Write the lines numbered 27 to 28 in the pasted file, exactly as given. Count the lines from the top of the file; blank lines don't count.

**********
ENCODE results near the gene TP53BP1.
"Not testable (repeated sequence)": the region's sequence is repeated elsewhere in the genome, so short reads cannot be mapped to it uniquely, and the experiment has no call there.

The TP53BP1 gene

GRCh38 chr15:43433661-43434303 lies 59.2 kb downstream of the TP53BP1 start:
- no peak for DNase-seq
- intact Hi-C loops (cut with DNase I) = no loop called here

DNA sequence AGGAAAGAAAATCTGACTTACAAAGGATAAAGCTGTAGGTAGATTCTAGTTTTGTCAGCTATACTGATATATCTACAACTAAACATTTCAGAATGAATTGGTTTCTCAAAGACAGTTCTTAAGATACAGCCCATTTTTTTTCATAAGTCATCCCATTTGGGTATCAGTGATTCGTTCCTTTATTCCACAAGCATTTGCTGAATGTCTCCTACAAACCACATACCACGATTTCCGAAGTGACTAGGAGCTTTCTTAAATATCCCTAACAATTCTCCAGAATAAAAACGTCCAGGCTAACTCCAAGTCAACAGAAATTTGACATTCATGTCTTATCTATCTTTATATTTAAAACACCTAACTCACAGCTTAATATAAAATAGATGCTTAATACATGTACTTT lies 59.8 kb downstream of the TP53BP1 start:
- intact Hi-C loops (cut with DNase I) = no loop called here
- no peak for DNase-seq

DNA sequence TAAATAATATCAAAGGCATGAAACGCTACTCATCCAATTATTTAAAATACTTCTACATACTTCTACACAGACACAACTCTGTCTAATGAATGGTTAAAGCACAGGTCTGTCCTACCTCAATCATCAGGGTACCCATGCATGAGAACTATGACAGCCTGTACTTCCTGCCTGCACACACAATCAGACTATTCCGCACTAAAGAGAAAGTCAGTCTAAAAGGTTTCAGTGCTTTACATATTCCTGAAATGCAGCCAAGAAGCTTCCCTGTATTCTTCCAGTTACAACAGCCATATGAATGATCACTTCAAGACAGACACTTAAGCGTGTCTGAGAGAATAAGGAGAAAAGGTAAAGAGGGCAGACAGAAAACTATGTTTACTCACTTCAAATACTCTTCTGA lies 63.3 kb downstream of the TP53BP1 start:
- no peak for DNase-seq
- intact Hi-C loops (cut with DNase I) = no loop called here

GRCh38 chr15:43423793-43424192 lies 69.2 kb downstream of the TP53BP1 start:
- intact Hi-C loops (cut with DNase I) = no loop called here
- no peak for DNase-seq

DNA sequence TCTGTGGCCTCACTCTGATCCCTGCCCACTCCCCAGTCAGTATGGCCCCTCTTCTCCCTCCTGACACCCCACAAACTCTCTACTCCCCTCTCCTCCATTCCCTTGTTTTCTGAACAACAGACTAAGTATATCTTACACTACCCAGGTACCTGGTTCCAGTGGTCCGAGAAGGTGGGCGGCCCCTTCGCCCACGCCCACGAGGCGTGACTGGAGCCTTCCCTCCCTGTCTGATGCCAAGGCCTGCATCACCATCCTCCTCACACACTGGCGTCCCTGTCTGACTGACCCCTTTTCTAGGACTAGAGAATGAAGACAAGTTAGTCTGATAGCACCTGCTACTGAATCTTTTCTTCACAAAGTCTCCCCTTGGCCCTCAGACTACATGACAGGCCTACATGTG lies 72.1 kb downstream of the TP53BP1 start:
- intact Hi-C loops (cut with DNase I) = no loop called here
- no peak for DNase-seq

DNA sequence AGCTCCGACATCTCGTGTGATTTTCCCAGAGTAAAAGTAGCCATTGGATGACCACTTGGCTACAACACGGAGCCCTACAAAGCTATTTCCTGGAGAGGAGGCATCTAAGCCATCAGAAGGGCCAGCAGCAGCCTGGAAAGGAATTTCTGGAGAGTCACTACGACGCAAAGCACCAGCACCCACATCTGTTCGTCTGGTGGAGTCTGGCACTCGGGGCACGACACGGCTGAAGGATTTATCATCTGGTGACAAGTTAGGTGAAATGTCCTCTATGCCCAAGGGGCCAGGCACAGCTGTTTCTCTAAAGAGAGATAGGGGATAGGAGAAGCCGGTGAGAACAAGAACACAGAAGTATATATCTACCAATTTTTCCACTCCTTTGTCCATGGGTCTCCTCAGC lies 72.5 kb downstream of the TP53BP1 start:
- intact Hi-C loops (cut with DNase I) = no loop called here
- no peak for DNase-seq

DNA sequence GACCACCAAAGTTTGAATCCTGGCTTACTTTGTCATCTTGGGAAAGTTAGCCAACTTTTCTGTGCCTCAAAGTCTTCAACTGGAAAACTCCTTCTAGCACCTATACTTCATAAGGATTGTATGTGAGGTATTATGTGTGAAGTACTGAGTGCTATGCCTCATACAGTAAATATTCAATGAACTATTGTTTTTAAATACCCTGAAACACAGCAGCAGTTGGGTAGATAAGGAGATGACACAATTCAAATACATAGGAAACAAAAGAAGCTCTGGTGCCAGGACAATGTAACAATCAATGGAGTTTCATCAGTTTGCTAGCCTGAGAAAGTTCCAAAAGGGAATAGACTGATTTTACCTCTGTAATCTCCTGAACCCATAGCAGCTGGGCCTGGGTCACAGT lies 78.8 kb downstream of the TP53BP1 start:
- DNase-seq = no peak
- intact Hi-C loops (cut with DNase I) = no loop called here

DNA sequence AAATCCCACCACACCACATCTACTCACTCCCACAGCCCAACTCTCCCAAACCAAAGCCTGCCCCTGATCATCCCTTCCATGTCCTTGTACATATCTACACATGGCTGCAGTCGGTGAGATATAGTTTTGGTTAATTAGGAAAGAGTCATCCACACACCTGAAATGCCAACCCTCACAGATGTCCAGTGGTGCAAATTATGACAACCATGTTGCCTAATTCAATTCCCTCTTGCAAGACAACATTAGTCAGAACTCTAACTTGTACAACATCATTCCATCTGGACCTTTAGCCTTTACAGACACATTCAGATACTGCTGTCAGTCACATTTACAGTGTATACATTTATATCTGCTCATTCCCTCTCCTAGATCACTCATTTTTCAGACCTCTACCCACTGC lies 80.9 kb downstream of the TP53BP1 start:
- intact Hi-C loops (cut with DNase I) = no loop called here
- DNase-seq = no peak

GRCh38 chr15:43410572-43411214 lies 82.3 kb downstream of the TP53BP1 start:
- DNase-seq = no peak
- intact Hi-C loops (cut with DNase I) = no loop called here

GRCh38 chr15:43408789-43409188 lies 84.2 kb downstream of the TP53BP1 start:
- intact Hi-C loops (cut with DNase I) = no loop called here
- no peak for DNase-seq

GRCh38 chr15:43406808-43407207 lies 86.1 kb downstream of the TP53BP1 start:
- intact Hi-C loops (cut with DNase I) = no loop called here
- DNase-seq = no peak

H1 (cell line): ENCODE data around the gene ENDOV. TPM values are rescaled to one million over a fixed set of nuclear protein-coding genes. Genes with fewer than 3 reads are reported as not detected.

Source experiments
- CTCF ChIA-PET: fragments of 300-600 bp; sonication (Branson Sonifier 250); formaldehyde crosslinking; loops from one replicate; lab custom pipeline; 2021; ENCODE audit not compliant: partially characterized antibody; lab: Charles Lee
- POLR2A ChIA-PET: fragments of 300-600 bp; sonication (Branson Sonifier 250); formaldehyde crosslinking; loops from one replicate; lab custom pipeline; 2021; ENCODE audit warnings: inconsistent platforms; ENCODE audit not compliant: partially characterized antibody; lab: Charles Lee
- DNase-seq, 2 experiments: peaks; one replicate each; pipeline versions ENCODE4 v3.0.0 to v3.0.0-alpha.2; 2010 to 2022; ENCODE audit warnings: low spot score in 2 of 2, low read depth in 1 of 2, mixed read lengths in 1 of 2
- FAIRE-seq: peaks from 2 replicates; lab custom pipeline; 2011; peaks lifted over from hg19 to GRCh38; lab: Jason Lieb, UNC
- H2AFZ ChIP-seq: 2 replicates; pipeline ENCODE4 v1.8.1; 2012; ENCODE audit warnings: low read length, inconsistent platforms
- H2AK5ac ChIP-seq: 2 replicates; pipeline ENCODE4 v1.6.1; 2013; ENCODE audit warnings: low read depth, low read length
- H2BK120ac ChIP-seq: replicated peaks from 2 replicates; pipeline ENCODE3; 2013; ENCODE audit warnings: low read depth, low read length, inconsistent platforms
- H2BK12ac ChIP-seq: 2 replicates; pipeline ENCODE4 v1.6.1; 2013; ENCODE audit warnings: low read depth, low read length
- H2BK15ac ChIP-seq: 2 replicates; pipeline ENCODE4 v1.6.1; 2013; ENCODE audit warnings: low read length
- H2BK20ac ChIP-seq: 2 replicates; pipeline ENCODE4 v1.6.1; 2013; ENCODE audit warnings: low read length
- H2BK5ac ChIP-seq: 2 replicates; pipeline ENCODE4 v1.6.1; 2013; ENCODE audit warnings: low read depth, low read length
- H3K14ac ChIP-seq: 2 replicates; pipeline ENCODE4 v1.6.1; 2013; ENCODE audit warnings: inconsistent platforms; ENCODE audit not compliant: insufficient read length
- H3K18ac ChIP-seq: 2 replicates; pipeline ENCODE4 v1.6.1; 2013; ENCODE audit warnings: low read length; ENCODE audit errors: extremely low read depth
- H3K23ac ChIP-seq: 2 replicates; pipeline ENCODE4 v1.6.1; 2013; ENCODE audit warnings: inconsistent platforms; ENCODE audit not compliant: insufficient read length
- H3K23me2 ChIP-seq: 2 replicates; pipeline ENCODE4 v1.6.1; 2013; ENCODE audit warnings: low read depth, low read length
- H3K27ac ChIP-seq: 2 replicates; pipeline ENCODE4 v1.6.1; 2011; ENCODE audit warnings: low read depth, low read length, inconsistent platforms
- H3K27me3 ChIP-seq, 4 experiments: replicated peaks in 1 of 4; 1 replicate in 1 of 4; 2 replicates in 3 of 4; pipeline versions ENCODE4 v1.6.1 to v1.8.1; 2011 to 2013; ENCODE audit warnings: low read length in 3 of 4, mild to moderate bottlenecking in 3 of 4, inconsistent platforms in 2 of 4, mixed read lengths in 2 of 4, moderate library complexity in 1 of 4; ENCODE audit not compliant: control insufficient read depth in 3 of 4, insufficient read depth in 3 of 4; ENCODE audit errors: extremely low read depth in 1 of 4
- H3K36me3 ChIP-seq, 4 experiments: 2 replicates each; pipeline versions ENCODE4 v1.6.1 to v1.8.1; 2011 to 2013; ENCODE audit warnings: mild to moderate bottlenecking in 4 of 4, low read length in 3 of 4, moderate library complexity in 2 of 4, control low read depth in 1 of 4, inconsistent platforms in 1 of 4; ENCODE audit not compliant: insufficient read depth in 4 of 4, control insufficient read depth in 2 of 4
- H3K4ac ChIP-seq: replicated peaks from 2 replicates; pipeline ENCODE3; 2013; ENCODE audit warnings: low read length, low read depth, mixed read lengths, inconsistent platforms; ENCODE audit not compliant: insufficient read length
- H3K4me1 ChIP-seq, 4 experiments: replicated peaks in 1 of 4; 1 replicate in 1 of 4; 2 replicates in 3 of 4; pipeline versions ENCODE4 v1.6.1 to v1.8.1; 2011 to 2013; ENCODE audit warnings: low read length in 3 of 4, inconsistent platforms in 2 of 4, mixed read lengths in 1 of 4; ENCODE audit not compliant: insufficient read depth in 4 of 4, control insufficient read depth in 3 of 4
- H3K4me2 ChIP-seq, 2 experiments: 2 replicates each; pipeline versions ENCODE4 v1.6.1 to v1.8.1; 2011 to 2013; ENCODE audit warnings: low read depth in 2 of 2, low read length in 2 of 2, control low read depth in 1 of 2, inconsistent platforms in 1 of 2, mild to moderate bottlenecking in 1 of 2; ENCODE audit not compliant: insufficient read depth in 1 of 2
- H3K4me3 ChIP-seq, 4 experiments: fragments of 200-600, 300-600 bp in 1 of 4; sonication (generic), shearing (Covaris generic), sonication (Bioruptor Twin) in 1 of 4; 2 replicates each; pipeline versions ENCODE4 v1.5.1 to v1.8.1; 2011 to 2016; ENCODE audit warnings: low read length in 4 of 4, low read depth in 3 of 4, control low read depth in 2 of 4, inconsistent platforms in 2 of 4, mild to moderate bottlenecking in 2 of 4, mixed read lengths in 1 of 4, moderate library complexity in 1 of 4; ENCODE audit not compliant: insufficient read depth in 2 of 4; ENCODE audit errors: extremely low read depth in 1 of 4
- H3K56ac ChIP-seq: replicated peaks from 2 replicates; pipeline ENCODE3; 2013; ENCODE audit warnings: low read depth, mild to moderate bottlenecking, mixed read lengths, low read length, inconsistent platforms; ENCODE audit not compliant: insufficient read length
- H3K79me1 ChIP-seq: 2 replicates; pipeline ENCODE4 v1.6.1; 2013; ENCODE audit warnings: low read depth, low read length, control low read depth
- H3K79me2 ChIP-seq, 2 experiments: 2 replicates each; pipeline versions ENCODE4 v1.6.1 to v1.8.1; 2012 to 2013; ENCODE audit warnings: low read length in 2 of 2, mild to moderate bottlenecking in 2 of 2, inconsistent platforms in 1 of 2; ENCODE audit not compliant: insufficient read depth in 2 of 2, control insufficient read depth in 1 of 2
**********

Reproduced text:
- DNase-seq = no peak

GRCh38 chr15:43410572-43411214 lies 82.3 kb downstream of the TP53BP1 start: